Making the Most of the Opportunity to Engage
Making the Most of the Opportunity to Engage
By Kathryn Young
One of the most common criticisms and downfalls of education reforms is that they feel like they are “done to” rather than “created by” the very communities they are intended to support. Yet, at this very moment, we have a golden opportunity to raise the voices of teachers, leaders, parents, students, and their communities and meaningfully include their priorities in state and local planning for reform through the Every Student Succeeds Act (ESSA). Done well, stakeholder engagement can be a game-changer by helping to match important strategies for college and career readiness to the unique context of a community while creating longer-term public support for initiatives.
Why we need robust ongoing stakeholder engagement
An exciting and yet daunting development to come from states’ implementation ESSA is a more intensive set of processes to engage a wider array stakeholders than we’ve ever seen before in state plan development for these PreK-12 programs. The law requires “timely and meaningful consultation” on the state plan with a wide range of stakeholders: from the governor to students, parents, teachers, principals and other school leaders. States, and some districts, are in the midst of leading stakeholder engagement conversations around ESSA plans, which will be submitted to the U.S. Department of Education in April or September. With intentional work, these efforts can succeed all the way down to the school level to create a more open dialogue between all adults important to supporting student success, at home, in school, and after school.
In the context of ESSA, stakeholder engagement means both consultation with those with an interest in our education system and development of the mechanisms to continue those strategy conversations long-term with a broad array of stakeholders. It should mean more than just inviting stakeholders or showing up to a meeting, but rather making efforts to have ongoing two-way dialogues. Strong stakeholder engagement can help make the next phase of education reform significantly more successful than efforts to date because it can:
(1) bring multiple ideas and perspectives to the table to create better strategies for all students,
(2) create deeper, broader, authentic ownership of plans and actions (as opposed to more top-down command-and-control regimes), and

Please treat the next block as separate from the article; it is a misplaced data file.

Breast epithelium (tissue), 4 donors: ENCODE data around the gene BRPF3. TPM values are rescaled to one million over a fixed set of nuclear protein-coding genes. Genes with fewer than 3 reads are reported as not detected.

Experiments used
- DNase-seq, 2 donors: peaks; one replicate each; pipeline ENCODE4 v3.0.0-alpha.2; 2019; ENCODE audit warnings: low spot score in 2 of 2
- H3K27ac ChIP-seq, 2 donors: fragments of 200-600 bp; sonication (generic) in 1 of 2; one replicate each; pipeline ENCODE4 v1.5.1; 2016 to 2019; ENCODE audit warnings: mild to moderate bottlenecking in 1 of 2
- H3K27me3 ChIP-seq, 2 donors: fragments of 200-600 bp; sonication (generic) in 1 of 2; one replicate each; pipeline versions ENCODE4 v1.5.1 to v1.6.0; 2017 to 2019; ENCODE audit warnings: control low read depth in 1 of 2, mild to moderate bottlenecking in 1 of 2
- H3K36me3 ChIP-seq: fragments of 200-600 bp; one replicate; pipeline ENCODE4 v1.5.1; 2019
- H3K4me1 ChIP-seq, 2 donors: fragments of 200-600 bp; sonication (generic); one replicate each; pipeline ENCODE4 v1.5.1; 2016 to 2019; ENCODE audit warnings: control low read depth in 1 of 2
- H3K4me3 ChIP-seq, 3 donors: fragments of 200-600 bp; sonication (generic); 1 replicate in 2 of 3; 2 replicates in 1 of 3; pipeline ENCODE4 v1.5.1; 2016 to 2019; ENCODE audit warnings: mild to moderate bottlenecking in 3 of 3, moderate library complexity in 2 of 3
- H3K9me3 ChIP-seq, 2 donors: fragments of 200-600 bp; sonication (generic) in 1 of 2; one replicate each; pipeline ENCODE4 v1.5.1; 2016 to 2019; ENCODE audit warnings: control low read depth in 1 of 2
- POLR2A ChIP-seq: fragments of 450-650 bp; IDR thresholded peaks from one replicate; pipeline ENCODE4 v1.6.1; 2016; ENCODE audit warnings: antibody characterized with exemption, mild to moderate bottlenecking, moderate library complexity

(3) create broader support for sustained action.
The challenges are real. States and districts committed to stakeholder engagement still struggle with how to reach parents and other voices that have not traditionally been engaged in a robust way, including because of lack of staff and resources to support stakeholder engagement, parent work schedules, language barriers, the feeling that ESSA plans are not accessible or relevant, not knowing the best mechanisms to engage, or perceptions of relationships with the state or district from past experience. State and district capacity for outreach and engagement can be limited, particularly in an “all hands on deck” time of assembling coherent plans across all federal and state programs and opportunities under ESSA. Because the law’s requirements are new, very few structures for continuous consultation and planning with this more robust set of stakeholders already exist.
Meaningful engagement often means getting everyone inside and outside of government to move out of their comfort zones. It often means having difficult conversations, sometimes with the help of outside partners. And it often means finding and regularly engaging with people that states and districts have not typically heard in the past. However, the payoff is the potential for more fully informed policy and a more invested public that will weather ups and downs long-term to support what’s best for students.
Community members and advocates can engage locally and at a state and national level, and they can help neighbors and others understand the issues at question. They can also assist states and districts in reaching community members that are not often heard from.
A number of organizations have additional questions and best practices, including these state guides to stakeholder engagement from CCSSO and Partners for Each and Every Child, this Aspen Institute/CCSSO guide on Leading for Equity, Leading by Convening from the National Association of State Directors of Special Education, and CCSSO/National PTA/Learning Heroes Guidelines for SEAs on Engaging Parents. These small changes in the way we do business and communicate over the coming months and beyond have the potential to have a lasting impact on education. And they are possible at every level and in every community. Let’s not miss this opportunity.